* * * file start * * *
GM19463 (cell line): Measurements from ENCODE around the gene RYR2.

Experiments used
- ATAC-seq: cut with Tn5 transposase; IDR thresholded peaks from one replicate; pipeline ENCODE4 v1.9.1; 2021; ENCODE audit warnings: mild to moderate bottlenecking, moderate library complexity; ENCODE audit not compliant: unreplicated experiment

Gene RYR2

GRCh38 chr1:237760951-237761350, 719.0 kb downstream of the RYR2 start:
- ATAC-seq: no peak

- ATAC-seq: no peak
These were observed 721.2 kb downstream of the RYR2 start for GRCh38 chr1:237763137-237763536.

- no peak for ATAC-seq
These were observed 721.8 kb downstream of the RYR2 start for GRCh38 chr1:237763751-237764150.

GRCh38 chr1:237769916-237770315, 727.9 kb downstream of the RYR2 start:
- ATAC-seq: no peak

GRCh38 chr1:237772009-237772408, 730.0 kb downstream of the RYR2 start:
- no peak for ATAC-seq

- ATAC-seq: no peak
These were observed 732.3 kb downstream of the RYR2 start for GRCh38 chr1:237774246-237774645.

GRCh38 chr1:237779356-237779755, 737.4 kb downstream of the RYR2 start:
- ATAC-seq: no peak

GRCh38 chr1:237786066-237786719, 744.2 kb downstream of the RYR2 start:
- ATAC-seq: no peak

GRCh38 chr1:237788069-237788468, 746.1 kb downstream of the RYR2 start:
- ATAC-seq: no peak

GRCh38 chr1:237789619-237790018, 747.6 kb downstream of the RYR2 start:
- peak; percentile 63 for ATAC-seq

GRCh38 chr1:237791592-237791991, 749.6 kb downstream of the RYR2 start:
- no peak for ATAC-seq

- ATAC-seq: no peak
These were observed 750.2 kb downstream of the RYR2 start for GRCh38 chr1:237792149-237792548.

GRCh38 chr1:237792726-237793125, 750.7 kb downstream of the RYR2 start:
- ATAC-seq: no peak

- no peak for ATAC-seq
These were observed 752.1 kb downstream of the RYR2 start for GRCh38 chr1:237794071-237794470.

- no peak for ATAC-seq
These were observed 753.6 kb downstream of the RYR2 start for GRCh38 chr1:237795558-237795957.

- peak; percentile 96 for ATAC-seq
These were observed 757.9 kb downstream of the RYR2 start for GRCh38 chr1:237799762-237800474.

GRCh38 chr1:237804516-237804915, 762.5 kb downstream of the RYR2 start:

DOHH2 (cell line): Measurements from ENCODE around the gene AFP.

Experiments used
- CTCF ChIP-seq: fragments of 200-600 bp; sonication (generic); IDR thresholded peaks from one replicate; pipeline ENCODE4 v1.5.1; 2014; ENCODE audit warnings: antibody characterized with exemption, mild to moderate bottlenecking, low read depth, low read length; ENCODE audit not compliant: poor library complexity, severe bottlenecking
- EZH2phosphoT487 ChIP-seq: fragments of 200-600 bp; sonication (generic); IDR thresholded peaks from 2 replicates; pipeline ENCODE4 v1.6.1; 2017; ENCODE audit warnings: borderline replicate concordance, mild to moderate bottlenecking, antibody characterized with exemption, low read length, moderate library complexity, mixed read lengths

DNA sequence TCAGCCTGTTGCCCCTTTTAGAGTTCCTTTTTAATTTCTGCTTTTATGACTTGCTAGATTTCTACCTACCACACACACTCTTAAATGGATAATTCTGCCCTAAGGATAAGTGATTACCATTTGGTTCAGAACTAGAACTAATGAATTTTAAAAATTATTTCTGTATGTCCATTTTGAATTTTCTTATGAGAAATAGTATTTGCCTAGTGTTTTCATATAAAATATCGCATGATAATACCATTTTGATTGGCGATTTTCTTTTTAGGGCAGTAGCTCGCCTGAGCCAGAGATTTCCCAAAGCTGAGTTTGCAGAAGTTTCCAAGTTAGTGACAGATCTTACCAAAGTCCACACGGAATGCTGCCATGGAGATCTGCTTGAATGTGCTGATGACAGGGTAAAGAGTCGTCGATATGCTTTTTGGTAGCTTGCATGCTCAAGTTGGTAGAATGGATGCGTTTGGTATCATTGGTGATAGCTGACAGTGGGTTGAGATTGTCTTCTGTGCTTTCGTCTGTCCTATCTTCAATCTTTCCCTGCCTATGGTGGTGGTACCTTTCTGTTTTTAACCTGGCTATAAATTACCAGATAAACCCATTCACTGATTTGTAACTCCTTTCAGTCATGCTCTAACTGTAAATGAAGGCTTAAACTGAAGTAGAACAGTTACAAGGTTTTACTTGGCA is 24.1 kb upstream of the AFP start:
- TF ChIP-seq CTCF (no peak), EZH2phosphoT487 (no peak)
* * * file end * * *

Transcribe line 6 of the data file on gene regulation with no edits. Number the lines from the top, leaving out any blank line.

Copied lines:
- ATAC-seq: no peak